Isak Dinesen: The Life and Imagination of a Seducer

Olga Anastasia Pelensky, Author Ohio University Press $34.95 (218p) ISBN 978-0-8214-0968-8
Best known for her autobiographical Out of Africa , Dinesen's odd life is the stuff of fiction. Her Danish father, a failed adventurer, braved the Nebraska frontier in the 1870s and evinced great sympathy for the plight of the Indians, an attitude which may have tilted his daughter to the tribes she met in East Africa, where she bought a farm. Shaken by her father's suicide, the dreamy, poetic youth who worshiped Bryon resolved to reinvent herself. This marvelous, compellingly frank biography lifts a veil of dissimulation off an elusive woman. After marrying her younger cousin, a high-spirited baron (having recently been in love with his twin brother), Dinesen was soon diagnosed with syphilis, infected by her philandering husband. According to Pelensky, who teaches English at Boston University, this emotionally devastating disease forced her into a Faustian ``pact with the nether powers'' that enabled her to write, or so Dinesen claimed. Fleeing from feelings of nonbeing, the megalomaniacal, at times suicidal baroness turned to writing for solace and self-definition. Pelensky draws on a wealth of previously untapped material to give novelistic immediacy to her account of Dinesen (1885-1962) as tortured soul and as creative artist, ``seducer'' of the imagination who was herself seduced by her preconceptions of ``natural'' Africans. Photos. (Feb.)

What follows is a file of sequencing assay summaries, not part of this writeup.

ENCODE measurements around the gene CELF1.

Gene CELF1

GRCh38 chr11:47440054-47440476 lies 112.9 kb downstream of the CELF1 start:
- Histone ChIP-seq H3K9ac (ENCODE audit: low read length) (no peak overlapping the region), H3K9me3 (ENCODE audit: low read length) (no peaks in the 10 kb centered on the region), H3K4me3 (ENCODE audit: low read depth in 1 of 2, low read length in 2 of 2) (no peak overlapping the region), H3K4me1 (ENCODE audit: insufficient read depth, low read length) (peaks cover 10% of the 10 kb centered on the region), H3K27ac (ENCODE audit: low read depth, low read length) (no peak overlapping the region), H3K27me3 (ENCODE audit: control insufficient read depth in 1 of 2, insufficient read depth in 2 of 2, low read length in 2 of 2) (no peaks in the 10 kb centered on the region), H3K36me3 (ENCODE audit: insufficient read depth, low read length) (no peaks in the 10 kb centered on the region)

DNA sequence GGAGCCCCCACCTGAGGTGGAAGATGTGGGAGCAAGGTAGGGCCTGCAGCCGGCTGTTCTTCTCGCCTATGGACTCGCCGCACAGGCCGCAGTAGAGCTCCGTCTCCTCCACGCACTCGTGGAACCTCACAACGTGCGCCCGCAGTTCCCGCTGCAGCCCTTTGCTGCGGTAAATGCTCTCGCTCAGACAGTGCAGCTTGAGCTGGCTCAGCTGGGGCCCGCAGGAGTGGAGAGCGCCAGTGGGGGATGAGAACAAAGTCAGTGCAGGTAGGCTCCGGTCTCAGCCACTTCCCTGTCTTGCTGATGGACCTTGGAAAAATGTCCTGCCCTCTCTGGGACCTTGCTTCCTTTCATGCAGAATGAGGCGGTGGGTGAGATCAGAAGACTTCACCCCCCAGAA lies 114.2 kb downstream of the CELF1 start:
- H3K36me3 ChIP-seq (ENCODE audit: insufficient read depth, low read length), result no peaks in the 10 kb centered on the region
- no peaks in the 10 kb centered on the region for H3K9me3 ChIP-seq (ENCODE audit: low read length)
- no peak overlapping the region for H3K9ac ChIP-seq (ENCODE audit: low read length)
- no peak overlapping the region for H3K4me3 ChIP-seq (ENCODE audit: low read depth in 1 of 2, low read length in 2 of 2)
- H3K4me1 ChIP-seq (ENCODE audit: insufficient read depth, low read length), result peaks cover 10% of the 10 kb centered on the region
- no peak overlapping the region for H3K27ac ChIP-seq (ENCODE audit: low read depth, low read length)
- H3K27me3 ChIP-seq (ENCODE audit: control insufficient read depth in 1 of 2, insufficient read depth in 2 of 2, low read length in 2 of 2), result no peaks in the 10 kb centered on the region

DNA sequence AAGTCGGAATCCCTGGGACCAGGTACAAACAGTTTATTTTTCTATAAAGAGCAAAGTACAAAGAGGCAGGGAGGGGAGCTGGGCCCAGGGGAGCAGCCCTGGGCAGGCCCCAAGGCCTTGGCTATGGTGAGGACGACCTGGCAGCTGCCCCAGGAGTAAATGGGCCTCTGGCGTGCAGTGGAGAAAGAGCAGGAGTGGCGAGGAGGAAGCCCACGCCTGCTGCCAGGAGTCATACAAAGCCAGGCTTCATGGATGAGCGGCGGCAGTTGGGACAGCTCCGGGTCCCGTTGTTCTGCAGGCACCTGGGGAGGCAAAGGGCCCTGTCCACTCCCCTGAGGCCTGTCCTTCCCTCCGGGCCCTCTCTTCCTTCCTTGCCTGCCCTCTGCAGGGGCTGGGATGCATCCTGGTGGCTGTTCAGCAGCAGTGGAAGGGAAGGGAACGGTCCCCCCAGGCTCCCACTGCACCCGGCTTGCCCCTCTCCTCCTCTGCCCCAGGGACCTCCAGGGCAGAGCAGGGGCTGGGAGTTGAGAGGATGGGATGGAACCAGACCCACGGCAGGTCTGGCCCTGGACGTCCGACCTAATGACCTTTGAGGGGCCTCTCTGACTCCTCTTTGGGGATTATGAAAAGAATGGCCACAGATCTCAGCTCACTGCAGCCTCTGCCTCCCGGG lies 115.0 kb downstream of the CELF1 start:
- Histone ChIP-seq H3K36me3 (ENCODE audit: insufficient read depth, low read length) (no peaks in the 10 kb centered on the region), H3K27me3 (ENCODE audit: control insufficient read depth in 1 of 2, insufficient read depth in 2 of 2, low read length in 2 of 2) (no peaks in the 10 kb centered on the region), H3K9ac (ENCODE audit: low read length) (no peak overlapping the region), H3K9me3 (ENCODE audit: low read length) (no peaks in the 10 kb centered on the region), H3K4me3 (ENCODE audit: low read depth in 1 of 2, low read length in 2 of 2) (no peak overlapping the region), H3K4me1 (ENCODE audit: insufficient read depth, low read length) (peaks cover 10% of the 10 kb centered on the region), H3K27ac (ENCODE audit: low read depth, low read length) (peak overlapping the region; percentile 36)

Reviewed on: 01/01/1991
Release date: 01/01/1991
Paperback - 243 pages - 978-0-8214-1008-0
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